He was just a little kid and a good parent wouldn’t put too much pressure on his child at such a young age, right? Well I couldn’t help myself. Being an entrepreneur to the core is just a part of who I am.
For years I’ve been excited for my sons to grow up so I could start sharing the amazing world of opportunities that exists with them. I want to teach them finance, leverage, marketing, sales, leadership, personal responsibility, and the list goes on and on. But is 8 years old to young? Not even close.
My son Maverick has successfully launched, grew, and sold his first business over the last 8 months and what a thrill it ride it has been for both of us. I never expected he would have so much success so fast but it’s not the extra cash he made that is important here. It was all that came along with doing such a thing. His eyes were opened to a world of limitless opportunities. He started to understand competitive advantage and why it is important for your business to be unique and different. He learned how to sell, how to work and how to fail but keep trying. He even learned how to do basic accounting but one of the most interesting things he learned first hand was what it is like when someone steals from you.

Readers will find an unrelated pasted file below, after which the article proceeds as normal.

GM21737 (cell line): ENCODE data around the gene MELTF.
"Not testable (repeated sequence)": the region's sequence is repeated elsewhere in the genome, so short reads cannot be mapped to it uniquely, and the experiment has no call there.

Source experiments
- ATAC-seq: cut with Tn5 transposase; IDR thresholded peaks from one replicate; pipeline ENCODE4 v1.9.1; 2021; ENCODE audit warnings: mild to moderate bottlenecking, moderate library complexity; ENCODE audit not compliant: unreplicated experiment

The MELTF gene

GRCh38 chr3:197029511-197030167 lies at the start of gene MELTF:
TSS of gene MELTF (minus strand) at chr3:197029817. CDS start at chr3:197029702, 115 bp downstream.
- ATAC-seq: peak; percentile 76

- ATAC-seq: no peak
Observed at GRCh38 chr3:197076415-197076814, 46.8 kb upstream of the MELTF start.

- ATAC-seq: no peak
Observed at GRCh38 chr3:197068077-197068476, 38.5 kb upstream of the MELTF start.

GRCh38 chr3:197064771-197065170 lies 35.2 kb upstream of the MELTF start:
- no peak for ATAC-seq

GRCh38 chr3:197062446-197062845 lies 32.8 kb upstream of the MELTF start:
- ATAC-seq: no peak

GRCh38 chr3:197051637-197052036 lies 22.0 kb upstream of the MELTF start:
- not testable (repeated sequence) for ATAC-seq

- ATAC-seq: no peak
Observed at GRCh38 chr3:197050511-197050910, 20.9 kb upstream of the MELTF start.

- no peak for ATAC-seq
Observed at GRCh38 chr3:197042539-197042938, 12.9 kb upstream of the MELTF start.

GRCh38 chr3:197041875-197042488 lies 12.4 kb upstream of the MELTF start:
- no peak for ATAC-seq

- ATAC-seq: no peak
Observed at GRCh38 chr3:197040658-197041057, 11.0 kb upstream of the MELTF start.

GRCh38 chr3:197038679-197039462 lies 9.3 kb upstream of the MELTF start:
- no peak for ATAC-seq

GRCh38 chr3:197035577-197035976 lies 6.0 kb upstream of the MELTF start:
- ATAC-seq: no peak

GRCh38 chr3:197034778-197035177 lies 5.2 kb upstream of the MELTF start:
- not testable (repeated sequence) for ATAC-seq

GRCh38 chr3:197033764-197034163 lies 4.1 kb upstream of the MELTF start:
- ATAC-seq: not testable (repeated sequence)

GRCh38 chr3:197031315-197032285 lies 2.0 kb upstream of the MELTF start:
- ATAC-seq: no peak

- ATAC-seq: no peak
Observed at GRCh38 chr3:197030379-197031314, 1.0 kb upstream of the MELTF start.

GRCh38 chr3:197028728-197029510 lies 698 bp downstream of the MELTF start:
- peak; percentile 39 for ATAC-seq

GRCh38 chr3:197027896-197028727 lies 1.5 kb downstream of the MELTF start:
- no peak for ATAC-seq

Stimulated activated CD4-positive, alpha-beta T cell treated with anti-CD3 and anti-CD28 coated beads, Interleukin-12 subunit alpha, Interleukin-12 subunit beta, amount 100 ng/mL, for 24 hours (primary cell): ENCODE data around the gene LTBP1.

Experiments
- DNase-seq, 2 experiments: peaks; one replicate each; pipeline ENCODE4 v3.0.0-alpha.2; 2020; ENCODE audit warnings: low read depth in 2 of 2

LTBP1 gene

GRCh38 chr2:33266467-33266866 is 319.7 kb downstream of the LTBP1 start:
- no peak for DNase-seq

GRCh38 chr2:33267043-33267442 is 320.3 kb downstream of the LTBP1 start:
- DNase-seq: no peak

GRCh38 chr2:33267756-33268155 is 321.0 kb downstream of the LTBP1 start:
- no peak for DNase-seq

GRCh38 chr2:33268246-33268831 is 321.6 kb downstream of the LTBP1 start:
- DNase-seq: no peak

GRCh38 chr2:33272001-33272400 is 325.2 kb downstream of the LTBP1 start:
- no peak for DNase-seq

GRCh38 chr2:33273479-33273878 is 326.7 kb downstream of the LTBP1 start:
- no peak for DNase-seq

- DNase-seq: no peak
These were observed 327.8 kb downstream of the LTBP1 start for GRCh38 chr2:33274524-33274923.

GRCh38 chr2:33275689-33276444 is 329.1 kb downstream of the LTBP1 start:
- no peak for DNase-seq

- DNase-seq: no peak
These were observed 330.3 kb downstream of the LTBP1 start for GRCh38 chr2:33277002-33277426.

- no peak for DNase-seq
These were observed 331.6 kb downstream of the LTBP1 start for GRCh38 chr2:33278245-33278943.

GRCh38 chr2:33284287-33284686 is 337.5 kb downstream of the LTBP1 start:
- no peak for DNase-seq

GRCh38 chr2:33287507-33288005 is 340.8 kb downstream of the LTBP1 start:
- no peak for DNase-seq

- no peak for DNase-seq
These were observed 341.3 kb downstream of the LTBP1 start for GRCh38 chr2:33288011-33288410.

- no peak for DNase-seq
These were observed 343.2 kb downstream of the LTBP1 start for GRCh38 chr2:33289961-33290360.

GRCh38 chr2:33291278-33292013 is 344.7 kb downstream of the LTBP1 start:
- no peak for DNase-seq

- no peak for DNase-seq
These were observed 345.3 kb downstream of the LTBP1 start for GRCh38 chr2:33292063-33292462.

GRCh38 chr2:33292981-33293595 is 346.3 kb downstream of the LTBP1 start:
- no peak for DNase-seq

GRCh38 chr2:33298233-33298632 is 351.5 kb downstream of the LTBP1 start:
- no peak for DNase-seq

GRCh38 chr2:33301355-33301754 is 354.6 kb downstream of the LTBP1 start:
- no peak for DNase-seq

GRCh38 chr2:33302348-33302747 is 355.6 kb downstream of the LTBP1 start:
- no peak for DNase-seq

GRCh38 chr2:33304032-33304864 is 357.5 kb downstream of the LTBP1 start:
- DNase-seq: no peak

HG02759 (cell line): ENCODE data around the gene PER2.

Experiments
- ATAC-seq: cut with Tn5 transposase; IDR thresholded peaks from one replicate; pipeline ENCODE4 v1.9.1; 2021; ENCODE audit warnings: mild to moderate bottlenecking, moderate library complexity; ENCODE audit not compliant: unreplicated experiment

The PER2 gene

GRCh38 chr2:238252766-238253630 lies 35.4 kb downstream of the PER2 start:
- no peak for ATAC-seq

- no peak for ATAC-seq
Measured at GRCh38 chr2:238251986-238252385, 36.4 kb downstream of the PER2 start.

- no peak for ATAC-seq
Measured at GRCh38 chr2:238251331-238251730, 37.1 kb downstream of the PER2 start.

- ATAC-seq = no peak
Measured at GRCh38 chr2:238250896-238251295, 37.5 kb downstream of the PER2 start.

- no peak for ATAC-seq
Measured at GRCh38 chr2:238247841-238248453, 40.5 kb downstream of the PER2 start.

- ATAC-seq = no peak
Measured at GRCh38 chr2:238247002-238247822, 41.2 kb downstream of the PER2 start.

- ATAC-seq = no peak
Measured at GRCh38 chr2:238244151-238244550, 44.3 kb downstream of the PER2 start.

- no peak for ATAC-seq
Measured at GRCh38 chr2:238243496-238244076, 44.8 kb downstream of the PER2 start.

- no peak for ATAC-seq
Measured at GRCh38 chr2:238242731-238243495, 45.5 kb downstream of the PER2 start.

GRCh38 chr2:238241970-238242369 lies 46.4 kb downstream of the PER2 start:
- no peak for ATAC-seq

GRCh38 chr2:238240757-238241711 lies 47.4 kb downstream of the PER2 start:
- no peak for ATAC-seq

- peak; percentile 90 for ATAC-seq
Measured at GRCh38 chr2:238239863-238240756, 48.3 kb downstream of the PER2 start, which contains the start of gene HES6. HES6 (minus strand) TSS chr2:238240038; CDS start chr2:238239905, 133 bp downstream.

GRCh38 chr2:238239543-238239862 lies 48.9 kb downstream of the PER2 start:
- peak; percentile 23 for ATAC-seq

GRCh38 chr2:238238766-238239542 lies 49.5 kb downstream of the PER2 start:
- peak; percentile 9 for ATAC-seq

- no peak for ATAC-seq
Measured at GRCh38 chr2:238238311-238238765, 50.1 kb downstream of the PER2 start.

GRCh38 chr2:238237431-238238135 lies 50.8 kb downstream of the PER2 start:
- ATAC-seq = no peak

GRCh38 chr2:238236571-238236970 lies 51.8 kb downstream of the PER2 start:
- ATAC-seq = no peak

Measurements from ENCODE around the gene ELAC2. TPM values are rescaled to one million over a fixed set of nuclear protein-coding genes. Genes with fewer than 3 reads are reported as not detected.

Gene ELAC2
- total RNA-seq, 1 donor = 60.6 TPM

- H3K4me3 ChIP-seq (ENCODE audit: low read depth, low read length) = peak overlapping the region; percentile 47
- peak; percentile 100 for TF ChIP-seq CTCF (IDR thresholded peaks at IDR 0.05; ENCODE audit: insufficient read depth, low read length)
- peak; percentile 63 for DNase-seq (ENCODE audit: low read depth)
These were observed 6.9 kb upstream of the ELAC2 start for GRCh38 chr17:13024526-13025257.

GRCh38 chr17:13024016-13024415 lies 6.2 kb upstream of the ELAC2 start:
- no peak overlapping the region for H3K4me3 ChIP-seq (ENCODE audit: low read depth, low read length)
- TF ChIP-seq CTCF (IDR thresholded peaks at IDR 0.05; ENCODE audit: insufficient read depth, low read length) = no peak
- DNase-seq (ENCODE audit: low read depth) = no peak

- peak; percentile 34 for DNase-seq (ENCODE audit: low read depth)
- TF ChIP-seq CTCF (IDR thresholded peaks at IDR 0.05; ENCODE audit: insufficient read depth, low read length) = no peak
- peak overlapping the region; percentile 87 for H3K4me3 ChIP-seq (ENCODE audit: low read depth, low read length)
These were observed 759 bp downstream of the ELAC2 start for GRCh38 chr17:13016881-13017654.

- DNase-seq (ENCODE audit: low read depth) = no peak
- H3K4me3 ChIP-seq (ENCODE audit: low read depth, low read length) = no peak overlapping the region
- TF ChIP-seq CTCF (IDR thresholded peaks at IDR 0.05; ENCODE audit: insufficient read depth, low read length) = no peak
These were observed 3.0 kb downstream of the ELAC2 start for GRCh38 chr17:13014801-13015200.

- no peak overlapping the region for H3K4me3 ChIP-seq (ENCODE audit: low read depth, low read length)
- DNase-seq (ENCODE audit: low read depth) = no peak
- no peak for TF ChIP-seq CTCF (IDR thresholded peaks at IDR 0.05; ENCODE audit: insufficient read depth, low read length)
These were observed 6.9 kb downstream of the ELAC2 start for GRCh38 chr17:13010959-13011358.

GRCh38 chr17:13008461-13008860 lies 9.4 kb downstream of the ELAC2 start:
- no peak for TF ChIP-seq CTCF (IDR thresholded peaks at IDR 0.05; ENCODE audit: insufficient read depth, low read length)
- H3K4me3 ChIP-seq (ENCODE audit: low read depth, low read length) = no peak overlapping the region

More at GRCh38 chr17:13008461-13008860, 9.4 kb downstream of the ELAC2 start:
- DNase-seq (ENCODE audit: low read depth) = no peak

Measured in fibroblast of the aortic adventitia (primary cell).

It was only about a month into his business, Mavericks Candy Company, when he found out how much it hurts when someone steals from you. He was taking the quarters out of his machine at a local Mexican restaurant near us and then it happened. He had some “fake” coins inside his machine. How could this be? The look on his face was priceless.
“Dad, why would someone do this?” he asked me, heartbroken.
“Son, some people in this world like to take what isn’t theirs. You had what they wanted so they took it,” I answered. Now, I could lecture my son for days on end about how wrong it is to steal but no diatribe from Dad could ever compare to the lesson he learned that day. The candy machine he bought and placed in that business, the same candy machine he filled with over $60 worth of fresh candy, had been violated by the dark laws of human nature.
I was ecstatic!
Now, I know that may seem counterintuitive but I was SO happy for him! What a life lesson! What an experience to have sink into your bones at 8 years old. I want to formally thank whomever stole his candy (and continues to do so, actually) by using those “fake” coins. You have officially helped my son grow as a person.